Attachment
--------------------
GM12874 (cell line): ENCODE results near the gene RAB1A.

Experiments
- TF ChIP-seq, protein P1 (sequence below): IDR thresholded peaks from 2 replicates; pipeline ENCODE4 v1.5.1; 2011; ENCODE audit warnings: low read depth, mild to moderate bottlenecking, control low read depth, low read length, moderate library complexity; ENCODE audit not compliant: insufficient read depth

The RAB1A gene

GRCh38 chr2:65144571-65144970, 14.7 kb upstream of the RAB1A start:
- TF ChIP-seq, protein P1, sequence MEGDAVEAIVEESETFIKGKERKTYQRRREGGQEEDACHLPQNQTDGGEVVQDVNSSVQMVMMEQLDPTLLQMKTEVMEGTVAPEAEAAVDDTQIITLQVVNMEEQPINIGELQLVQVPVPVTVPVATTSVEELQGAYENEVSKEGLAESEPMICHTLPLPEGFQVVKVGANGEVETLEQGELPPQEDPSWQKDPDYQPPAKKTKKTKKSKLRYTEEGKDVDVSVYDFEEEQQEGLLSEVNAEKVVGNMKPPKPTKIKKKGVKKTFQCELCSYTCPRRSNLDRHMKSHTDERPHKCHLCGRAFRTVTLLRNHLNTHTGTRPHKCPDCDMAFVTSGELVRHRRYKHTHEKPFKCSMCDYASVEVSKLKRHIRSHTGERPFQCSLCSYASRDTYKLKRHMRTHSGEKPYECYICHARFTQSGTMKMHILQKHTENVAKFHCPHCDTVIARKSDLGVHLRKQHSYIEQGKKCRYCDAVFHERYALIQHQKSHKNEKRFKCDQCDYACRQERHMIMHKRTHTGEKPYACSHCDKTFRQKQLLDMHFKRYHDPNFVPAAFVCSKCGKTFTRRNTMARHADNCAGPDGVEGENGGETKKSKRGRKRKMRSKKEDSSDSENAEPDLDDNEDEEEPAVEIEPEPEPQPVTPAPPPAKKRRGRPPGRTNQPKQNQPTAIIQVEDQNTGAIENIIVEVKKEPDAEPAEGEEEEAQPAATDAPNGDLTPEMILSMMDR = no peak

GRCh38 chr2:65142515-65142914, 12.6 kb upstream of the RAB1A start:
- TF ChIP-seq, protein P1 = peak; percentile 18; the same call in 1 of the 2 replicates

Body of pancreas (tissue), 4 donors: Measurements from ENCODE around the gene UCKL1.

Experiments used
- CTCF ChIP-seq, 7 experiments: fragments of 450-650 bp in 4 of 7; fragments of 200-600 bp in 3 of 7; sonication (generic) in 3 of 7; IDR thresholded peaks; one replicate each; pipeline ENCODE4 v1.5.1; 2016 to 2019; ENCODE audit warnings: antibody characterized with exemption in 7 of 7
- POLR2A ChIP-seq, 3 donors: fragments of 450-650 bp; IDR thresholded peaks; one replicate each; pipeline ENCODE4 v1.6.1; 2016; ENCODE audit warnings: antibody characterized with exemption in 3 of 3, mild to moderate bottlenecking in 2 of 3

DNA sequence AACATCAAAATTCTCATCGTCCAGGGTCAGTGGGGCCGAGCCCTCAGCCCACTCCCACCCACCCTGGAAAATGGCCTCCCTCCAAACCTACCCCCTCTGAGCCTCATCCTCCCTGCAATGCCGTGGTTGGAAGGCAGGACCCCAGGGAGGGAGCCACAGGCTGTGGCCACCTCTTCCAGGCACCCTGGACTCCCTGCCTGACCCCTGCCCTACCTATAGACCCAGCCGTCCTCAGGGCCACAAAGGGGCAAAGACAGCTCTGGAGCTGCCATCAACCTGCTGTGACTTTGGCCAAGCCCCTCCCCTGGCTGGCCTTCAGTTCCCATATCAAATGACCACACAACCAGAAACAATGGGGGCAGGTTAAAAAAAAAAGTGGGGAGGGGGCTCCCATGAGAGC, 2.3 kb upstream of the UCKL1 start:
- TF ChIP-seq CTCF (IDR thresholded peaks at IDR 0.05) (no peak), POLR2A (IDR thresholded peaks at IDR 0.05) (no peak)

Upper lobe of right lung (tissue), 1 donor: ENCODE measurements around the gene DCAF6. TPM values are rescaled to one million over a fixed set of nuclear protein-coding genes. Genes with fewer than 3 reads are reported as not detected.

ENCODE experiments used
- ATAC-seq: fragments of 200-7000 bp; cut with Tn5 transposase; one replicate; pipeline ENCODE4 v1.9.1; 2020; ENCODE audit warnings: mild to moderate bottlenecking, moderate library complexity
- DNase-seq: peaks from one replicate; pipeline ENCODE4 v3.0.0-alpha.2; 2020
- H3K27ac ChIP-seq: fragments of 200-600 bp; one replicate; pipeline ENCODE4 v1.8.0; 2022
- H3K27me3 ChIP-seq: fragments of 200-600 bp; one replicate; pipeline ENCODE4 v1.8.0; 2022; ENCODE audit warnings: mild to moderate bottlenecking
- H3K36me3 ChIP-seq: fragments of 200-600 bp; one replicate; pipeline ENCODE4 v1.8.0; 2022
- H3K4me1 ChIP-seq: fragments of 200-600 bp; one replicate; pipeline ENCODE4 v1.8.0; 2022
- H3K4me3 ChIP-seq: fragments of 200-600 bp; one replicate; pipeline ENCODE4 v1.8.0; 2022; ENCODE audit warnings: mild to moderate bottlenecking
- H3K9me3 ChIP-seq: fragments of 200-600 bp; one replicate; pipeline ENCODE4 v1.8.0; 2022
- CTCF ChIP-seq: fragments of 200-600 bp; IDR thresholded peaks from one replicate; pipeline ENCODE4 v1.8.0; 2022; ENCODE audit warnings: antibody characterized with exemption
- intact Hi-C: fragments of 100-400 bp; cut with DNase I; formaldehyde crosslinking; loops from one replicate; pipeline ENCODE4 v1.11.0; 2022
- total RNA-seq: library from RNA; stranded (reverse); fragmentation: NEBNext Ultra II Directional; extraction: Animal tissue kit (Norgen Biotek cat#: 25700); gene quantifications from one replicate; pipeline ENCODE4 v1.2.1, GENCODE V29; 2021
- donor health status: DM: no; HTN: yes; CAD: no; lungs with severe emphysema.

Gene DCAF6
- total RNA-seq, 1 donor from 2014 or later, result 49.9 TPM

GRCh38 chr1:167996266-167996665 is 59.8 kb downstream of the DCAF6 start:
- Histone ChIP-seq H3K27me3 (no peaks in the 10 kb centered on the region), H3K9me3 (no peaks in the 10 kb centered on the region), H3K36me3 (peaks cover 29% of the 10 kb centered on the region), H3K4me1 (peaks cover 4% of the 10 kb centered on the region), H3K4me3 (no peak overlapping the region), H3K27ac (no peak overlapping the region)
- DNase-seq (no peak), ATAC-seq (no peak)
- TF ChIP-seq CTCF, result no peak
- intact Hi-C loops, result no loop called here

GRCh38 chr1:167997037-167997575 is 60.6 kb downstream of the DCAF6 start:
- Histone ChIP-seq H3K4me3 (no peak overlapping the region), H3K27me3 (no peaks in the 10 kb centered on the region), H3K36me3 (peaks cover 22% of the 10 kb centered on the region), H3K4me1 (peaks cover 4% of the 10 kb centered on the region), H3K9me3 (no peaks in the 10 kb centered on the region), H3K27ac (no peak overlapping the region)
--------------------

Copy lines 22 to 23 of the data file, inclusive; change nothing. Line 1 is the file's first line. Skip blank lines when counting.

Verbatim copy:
- H3K4me1 ChIP-seq: fragments of 200-600 bp; one replicate; pipeline ENCODE4 v1.8.0; 2022
- H3K4me3 ChIP-seq: fragments of 200-600 bp; one replicate; pipeline ENCODE4 v1.8.0; 2022; ENCODE audit warnings: mild to moderate bottlenecking